Process Variable Transmitter Products

For more information on process variable transmitters, circle the following numbers, or visit www.controleng.com/freeinfo. For a broader listing of PVT manufacturers, go to Control Engineering Buyer's Guide at www.controleng.com/buyersguide.

Transmitter offers higher static pressure

Greenwood, Ind .-Deltabar S differential pressure transmitter now offers higher static pressure tolerance, along with pushbutton configuration without the pressure source. The transmitter comes with a standard Hastelloy C276 diaphragm and can be equipped with a totalizer for flow. Ideal for applications in chemical, water/wastewater, and power industries, the device provides reliable measurement of differential pressure, level, pressure, and flow.

www.us.endress.com

Endress+Hauser

Circle 374

MVD technology with modular architecture

Boulder, Colo .-Micro Motion Series 1000 and 2000 transmitters combine multivariable digital (MVD) technology with a modular architecture. Front-end digital processing is said to reduce signal noise and give faster response time, compared to analog devices. MVD technology allows the user to measure multiple variables; choose integral or remote mounting with a standard four-wire signal cable; choose transmitter capabilities based on the application; and upgrade transmitter functionality as needed. Series 1000 transmitters are best for applications that require single variable measurement. Series 2000 transmitters measure multiple variables simultaneously, and have more output and digital communication options.

www.micromotion.com

Micro MotionCircle

375

Convert, isolate signal with single module

Harrisburg, Pa .-MCR-T/UI module can accept any RTD/thermocouple signal and convert, isolate, filter and amplify all in one Class I, Div. 2, approved module. RTDs in platinum, copper or nickel can be converted to a standard industrial analog signal. Module temperature range is -200 to 800 °C for RTDs, and -200 to 2,300 °C for thermocouples. Standard features include a programmable high/low transistor alarm output at 24 V dc and 100 mA switching capability.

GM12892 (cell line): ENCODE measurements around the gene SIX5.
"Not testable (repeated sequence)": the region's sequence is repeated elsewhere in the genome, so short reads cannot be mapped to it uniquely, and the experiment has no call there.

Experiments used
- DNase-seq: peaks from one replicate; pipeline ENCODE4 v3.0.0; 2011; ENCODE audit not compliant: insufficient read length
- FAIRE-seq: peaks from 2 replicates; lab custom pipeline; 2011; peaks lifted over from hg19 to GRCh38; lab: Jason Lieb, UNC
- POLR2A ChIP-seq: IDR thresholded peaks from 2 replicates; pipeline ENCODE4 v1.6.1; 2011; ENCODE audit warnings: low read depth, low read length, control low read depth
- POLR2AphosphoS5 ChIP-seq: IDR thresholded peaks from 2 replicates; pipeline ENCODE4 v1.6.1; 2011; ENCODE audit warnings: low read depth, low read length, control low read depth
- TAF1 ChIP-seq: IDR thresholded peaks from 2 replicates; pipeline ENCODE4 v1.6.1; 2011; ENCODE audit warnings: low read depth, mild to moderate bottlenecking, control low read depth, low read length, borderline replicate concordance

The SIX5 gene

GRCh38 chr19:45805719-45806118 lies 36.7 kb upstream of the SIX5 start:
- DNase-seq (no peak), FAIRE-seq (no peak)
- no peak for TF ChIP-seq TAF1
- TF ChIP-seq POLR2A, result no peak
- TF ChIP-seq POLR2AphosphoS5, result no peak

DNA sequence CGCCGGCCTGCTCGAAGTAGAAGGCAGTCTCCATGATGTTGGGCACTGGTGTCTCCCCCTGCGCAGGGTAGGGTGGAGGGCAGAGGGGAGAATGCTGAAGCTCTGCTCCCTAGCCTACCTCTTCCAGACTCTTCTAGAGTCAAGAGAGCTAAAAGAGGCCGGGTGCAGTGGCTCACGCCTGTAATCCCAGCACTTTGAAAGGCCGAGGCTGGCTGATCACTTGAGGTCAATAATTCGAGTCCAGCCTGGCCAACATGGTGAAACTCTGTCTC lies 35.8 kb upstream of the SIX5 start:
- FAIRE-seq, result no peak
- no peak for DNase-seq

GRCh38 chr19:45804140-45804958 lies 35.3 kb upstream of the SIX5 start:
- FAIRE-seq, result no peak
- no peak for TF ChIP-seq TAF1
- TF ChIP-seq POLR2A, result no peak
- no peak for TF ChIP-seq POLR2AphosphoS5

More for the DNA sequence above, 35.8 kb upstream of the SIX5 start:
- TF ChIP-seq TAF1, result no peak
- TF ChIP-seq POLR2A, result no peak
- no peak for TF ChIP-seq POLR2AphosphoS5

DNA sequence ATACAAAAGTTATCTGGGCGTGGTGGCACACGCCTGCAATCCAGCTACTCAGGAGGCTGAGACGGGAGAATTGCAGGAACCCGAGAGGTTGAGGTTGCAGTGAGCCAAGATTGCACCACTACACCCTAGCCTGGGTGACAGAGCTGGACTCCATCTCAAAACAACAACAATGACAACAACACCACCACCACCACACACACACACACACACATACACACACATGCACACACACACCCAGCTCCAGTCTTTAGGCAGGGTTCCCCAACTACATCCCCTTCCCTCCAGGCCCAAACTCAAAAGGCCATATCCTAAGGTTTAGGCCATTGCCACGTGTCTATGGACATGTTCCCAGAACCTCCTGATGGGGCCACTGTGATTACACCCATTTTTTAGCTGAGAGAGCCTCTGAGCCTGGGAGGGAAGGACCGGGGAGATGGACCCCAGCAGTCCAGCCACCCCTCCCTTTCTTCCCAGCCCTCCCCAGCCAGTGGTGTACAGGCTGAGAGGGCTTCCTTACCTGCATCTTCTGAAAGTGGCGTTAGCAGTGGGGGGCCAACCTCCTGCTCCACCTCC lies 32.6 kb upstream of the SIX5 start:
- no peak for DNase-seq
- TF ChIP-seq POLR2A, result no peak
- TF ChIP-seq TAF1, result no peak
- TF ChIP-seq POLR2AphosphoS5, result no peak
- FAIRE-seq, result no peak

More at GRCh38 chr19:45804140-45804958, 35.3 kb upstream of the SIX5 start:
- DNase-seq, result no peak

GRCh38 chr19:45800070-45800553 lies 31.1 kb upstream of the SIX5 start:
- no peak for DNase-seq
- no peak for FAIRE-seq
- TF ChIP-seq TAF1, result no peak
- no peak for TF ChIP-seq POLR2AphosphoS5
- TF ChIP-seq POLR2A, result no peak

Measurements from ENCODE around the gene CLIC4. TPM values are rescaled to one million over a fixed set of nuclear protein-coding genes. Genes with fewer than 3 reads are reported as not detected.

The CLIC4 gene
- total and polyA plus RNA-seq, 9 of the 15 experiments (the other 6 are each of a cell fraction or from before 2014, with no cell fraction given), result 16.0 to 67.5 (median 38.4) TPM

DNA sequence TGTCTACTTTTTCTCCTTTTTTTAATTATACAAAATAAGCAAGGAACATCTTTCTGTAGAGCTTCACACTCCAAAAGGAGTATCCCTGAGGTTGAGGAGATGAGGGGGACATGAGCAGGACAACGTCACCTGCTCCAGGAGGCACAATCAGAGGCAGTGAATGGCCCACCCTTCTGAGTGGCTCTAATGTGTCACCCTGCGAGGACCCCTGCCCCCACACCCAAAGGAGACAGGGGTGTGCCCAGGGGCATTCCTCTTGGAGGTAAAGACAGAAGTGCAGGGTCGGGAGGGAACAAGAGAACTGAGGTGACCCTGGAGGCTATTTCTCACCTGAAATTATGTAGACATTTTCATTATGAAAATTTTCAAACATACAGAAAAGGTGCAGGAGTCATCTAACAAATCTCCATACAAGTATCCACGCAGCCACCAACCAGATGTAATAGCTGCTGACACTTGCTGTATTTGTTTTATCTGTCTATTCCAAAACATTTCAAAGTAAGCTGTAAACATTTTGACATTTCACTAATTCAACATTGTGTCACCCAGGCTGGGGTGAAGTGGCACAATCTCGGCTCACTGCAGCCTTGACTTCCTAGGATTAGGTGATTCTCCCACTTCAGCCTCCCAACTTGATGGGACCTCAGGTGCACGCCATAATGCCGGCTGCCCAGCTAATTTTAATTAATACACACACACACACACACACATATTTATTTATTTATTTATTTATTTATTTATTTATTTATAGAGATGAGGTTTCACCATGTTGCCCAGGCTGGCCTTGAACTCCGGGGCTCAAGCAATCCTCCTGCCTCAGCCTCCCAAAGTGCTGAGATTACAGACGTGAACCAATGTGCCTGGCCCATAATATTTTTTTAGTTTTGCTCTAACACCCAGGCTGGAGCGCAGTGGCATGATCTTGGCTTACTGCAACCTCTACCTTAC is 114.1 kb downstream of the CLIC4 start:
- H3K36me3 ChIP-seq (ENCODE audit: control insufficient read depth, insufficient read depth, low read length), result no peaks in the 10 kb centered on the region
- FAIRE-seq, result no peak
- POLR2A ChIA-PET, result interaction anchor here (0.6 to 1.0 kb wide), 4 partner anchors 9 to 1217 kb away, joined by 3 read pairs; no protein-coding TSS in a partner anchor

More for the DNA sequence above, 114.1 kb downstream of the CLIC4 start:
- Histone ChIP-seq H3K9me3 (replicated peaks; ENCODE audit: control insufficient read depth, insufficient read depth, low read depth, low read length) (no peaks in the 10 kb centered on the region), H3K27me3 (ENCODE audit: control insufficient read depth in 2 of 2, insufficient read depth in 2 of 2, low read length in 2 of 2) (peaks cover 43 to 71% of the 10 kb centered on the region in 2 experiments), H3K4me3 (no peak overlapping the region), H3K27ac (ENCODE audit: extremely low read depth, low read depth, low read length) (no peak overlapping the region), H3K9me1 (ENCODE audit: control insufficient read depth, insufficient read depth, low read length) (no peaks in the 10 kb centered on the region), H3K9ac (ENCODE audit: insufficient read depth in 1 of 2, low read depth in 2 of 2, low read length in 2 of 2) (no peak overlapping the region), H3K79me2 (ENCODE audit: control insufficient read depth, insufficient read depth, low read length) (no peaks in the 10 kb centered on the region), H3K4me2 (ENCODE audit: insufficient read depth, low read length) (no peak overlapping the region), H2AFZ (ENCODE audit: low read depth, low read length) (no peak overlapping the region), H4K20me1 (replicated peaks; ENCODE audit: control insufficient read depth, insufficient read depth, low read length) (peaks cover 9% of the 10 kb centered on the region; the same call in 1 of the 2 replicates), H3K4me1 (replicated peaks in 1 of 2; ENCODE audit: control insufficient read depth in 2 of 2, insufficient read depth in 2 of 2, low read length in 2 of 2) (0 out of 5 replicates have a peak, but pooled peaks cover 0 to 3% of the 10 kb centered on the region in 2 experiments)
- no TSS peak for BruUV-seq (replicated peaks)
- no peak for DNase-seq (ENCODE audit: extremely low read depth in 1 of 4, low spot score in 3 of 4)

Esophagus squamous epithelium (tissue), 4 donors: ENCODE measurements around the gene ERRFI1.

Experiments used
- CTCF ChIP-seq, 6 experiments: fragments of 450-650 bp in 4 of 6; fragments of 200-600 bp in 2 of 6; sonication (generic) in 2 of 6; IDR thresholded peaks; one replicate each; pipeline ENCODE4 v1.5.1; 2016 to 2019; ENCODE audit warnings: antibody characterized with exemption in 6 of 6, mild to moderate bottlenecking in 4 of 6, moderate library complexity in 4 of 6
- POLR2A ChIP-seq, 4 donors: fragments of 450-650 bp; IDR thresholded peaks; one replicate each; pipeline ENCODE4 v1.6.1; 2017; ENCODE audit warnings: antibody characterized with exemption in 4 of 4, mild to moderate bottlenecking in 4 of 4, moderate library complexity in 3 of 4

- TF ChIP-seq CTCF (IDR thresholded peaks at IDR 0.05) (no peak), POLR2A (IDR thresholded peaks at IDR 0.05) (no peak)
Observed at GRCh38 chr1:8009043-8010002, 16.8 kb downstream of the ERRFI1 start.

www.phoenixcon.com

Phoenix Contact Inc

Circle 376

Intrinsically safe, explosion proof

City of Industry, Calif .-FCX electronic transmitters are said to be intrinsically safe and explosion proof. From sealed sensing systems to high-powered RTUs, the FCX measures, displays, alarms, and provides level, pressure and/or flow data. Typical industrial and commercial installations include oil and gas, food and beverage, chemical, power, water, and wastewater. FCX can be purchased as traditional analog 4-20 mA with

www.barton-instruments.com

Barton Instrument Systems

Circle 377

Transmitter and receiver all in one

Logan, Ut .-MF Series microwave flow controls feature fast response time, easy adjustment by virtue of an LED bargraph display, and easy installation. MF Series sensor contains the microwave transmitter and receiver. The microwave signal is transmitted by the converter and reflected by a solid particle. MF Microwave Doppler Flow is designed for flow or plugged detection of solids and powders in a nonmetallic pipe, tube or chute. Typical applications include pneumatic or gravity conveyance of food products, pharmaceuticals, building materials, Styrofoam beads, or sawdust.

www.automationsensors.com

Scientific Technologies Inc.

Circle 378

Measure vibration on plant machinery

San Diego, Calif .-HI 5701VT vibration transmitter is a two-wire, loop-powered transmitter used to measure vibration on plant machinery. It connects directly to a DCS, PLC, or other monitoring instrument, providing a low-cost method for monitoring running condition of pumps, fans, motors, or other machinery. HI 5701VT attaches to a bearing housing, or other critical measurement point on a machine.

www.hardyinst.com

Hardy Instruments

Circle 379

High accuracy in various ranges

Michigan City, Ind .-Series 634S pressure transmitter uses an isolated piezoresistive sensor to provide pressure readings of air and non-corrosive gases or liquids with

www.dwyer-inst.com

Dwyer Instruments Inc.

Circle 380

Runs on batteries and solar power

Lenexa, Kan .-CSA certified for use in Class 1, Div. 1 explosion-proof and intrinsically safe applications, Series 536HS low-power pressure transmitters meet the needs of field automation personnel in the oil and gas industry, onshore and offshore. The low 536HS current consumption is said to be ideal for use in systems that rely on batteries and solar power. The accuracy (m0.25% of calibrated span) of its thin-film sensor combined with 5:1 turndown capability allows for measurement as low as 400 psi. Transmitters provide a 1-5 V dc output with current consumption less than 1.5 mA.

www.sorinc.com

SOR Inc.

Circle 382

Panel mounting in various enclosures

Lakeland, Fla .-TW300 Series compact, two-wire transmitters are designed for mounting inside a thermocouple head or for field or panel mounting in various industrial enclosures. TW Series transmitters are resistant to harsh atmospheres and vibration found in industrial applications. Transmitters are set to customer specifications at the factory, but are field adjustable over

www.wici.com

Wilkerson Instrument Inc.

Circle 383

Submersible transmitter

Norristown, Pa .-Model 276C, a leak-proof, two-wire submersible pressure transducer, is ideal for measuring levels of corrosive chemicals, as well as water and wastewater. It is available in eight depth ranges from 5 to 65 ft of water, full scale. It has temperature compensation to ensure high accuracy over wide temperature ranges found in process plants, water, and wastewater treatment. And, it can operate with an unregulated power source (12-38 V dc).

www.transicoil.com

Transicoil, a Div. of Horizon Aerospace

Circle 384